The sanctions game and Myanmar: Will it work?

The efficacy of sanctions as an instrument of foreign policy is a debate that has gone on for quite some time, not just in the academic community but also within nation states

Representative photo: iStock

The Biden administration perhaps never thought that its first foreign policy challenge will come from Myanmar, a small country tucked away in South East Asia and one of the members of the powerful Association of South East Asian Nations (ASEAN). Aside from the customary denouncements of the military coup from Washington, capitals of Europe and parts of the Asian Pacific, the big question before policy makers is how to make the brass hats walk back, a journey that has hardly been witnessed in the international system. If the junta in Myanmar has no inclination of any re-think and is giving all indications of a tightening of the noose, what are the options available? And if no action is not an option, are sanctions the only way out of a difficult situation?

The efficacy of sanctions as an instrument of foreign policy is a debate that has gone on for quite some time, not just in the academic community but also within nation states. At the time of the crisis in South Africa in the early 1980s and the first voices in the international community against the abhorrent system of Apartheid, President Ronald Reagan at first took the position that sanctions would only be counter-productive.

“If Congress imposes sanctions, it would destroy America’s flexibility, discard out diplomatic leverage and deepen the crisis,” Reagan said in 1986. And conservative columnists like George Will argued that “the current campaigning against South Africa is a fad, a moral hula hoop, fun for a while”.

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But soon Reagan and his administration had to face reality: the moral outrage of America and the West continuing to do business with the racist regime in South Africa forced individual states like to come up with legislations against investments in companies doing business with South Africa. If the United States, the argument went then, could boycott the Moscow Olympics because of the Soviet Union’s invasion of Afghanistan in 1979, what about sending a similar message to South Africa’s white rulers? But the issue of sanctions faced the same arguments then as it does now: would blacks in South Africa be better off being employed by American/European multinationals or if the business houses stayed away as a way of pressuring the government?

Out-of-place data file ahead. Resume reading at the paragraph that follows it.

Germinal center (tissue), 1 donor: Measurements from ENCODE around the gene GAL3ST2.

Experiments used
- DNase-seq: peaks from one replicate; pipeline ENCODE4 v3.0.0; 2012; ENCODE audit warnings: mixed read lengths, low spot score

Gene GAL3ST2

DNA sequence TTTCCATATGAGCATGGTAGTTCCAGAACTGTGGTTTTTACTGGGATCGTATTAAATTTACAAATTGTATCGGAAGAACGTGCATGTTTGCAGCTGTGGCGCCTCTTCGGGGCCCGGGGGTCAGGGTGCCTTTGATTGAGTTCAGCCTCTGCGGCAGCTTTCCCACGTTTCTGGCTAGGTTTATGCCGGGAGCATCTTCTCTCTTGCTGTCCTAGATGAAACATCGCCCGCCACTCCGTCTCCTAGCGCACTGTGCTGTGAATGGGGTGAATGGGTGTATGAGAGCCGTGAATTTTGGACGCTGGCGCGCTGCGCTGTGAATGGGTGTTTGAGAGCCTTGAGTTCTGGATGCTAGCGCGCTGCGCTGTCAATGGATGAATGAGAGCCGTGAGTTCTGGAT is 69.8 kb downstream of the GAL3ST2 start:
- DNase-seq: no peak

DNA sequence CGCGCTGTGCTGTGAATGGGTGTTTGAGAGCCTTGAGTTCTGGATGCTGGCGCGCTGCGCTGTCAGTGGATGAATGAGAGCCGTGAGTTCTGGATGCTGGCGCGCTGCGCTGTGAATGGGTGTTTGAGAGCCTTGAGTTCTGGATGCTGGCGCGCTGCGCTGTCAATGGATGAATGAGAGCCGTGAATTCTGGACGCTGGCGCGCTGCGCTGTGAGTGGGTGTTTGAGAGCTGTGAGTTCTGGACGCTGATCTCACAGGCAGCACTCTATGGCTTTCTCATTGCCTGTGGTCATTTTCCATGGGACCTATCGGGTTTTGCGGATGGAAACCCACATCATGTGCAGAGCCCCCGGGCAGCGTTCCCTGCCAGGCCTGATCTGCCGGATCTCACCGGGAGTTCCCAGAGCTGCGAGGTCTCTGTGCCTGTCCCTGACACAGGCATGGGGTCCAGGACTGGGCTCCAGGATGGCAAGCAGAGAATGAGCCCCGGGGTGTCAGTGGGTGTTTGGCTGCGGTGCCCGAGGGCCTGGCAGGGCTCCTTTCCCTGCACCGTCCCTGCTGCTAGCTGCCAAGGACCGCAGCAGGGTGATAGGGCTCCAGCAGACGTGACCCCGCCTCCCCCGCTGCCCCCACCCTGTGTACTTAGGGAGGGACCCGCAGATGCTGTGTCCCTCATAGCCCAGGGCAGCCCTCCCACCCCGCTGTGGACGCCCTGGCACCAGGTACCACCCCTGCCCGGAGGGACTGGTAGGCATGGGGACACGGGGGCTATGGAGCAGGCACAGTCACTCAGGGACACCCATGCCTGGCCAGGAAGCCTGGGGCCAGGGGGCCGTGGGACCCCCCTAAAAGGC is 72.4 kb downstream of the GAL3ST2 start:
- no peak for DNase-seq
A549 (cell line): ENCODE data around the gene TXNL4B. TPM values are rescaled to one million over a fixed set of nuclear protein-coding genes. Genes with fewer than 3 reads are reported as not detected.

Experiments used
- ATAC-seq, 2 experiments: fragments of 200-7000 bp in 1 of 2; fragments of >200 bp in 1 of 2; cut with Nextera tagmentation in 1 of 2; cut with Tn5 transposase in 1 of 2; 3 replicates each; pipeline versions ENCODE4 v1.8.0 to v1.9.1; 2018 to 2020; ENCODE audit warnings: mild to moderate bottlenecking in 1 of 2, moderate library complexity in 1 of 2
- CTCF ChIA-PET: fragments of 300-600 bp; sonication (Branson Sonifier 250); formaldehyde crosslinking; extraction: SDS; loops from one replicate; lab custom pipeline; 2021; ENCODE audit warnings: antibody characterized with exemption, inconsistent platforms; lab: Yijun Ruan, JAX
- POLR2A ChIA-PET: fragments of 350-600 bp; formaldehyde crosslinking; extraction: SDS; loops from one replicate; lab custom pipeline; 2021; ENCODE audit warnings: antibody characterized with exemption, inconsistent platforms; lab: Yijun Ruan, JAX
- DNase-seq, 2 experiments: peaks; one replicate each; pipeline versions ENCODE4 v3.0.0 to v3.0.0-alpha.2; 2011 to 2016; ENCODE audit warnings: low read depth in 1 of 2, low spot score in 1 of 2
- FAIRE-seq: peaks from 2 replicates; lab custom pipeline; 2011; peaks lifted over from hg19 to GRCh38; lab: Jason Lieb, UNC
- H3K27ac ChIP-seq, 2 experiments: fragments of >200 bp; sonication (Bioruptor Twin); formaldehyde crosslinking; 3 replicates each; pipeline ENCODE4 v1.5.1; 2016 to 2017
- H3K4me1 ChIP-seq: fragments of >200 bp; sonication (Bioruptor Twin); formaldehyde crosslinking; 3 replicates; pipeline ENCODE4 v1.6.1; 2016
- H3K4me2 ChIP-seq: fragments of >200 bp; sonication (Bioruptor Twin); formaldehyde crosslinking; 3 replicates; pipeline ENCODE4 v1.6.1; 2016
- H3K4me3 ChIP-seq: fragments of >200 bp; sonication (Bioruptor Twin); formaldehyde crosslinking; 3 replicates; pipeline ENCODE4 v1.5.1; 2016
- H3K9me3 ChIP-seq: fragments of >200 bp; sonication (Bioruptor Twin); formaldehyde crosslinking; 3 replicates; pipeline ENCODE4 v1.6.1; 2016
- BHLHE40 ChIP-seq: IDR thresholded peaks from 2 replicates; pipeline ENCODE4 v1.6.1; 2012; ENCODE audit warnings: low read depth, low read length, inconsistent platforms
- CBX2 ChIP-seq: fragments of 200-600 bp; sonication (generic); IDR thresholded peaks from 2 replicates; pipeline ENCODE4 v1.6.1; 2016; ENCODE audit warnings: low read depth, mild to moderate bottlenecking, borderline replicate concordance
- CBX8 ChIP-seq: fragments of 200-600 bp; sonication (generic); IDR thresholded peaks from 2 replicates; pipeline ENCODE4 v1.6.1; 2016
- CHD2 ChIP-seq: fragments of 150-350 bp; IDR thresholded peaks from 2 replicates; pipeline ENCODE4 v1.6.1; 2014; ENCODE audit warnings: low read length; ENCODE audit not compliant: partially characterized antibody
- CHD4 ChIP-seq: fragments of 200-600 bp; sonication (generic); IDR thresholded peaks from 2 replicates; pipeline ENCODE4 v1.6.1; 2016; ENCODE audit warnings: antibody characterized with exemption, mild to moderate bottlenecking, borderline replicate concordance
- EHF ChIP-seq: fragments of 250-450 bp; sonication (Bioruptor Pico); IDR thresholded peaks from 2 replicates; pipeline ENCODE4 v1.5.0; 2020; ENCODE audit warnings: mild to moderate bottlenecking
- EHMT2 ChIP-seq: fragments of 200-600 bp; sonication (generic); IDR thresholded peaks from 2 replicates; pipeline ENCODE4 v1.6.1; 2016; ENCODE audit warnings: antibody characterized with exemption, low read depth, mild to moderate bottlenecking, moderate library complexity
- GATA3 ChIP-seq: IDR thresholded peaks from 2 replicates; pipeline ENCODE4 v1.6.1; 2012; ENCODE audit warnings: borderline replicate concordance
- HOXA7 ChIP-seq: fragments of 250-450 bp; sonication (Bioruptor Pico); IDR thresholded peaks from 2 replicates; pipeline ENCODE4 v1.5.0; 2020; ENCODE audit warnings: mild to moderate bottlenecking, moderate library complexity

The argument that economic sanctions are far better off than going to war might be a bit stretched as a basic question would have to be asked if a country that is sanctioned is going to “hurt” in the real sense of the word. A country like Myanmar (or Burma as it was known earlier) for the most part had only brass hats serving as leaders with only a brief interlude with democracy or a so-called civilian way of governance. In the present context, the last word is yet to be said on what exactly precipitated the coup: a fear in the Generals that they are being slowly stripped of their position and power in government and in the legislature or rumblings and factionalism within the armed forces itself? The top uniformed soldiers will hardly lose any sleep if the West imposes travel ban on individuals.